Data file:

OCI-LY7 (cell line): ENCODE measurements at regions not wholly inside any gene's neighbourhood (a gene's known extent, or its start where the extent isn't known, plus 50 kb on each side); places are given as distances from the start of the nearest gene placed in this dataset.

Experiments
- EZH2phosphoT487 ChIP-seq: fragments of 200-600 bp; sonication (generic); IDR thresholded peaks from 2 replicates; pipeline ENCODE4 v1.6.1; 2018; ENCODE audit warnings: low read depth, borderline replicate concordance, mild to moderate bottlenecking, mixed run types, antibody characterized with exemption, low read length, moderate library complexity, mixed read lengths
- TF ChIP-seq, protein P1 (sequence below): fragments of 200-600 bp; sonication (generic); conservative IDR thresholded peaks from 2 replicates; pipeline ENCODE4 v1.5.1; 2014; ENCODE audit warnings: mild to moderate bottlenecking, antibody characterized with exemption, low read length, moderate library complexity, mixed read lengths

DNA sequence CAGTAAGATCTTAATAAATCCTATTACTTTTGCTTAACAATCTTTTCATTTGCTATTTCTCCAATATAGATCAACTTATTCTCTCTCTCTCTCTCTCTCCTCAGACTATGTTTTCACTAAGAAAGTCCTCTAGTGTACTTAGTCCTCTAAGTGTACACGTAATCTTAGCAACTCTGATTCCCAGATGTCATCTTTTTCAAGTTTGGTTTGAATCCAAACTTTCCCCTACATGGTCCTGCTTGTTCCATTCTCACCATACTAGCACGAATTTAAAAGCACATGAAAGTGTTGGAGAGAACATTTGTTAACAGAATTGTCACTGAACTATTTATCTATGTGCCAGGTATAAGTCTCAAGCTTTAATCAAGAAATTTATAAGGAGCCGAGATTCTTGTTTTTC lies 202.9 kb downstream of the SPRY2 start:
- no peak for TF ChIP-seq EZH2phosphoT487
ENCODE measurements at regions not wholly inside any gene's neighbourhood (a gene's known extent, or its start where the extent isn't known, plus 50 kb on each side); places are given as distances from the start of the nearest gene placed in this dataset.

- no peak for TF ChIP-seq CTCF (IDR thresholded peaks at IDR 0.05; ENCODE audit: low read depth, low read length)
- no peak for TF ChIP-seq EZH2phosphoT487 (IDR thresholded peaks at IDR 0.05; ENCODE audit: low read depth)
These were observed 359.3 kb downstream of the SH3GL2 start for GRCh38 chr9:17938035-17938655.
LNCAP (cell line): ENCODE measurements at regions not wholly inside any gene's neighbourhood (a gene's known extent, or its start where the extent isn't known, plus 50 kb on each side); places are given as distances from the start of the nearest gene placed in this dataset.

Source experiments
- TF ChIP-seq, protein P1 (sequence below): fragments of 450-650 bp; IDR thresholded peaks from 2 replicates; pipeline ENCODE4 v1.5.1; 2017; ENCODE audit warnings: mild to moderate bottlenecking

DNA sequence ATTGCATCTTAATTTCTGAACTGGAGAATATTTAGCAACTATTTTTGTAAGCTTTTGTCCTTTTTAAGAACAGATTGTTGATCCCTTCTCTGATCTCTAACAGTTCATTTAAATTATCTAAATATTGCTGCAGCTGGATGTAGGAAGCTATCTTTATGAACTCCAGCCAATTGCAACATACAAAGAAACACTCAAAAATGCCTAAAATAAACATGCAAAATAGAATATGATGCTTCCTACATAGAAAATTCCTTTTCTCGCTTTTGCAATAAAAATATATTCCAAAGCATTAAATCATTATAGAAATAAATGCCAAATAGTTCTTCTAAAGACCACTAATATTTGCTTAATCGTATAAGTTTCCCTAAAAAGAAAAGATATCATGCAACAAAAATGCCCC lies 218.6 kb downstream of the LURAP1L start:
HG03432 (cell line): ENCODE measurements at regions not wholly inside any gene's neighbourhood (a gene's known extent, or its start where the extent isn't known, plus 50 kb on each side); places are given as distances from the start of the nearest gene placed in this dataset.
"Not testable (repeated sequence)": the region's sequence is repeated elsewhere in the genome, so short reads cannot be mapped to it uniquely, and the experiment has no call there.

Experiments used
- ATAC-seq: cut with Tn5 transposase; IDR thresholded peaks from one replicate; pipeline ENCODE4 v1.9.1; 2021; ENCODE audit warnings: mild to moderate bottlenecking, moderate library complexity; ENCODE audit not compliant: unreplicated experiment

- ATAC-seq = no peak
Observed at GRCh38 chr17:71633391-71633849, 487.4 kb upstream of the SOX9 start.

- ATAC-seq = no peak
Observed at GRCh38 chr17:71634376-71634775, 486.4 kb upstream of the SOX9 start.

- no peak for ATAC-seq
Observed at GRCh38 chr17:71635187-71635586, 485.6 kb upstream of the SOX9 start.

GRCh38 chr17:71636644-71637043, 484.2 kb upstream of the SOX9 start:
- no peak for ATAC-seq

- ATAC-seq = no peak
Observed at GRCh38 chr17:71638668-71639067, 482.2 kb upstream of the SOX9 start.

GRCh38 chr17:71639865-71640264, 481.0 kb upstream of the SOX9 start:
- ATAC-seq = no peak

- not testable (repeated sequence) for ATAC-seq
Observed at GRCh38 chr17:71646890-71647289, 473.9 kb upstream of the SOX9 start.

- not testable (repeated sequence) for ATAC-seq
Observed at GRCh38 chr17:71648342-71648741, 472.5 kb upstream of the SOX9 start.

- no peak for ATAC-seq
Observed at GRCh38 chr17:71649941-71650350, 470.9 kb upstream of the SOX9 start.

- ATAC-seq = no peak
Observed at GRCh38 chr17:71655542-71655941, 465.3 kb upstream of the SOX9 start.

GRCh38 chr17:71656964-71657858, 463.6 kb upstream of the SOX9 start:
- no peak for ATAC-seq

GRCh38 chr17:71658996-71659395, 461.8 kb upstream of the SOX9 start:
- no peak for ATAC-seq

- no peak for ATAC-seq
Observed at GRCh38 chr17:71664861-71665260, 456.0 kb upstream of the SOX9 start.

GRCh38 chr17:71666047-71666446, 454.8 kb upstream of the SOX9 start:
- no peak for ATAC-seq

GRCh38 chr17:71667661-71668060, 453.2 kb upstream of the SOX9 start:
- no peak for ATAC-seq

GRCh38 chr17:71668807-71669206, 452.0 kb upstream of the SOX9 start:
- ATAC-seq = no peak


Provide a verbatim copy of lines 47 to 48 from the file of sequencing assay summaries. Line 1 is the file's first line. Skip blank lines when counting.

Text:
GRCh38 chr17:71667661-71668060, 453.2 kb upstream of the SOX9 start:
- no peak for ATAC-seq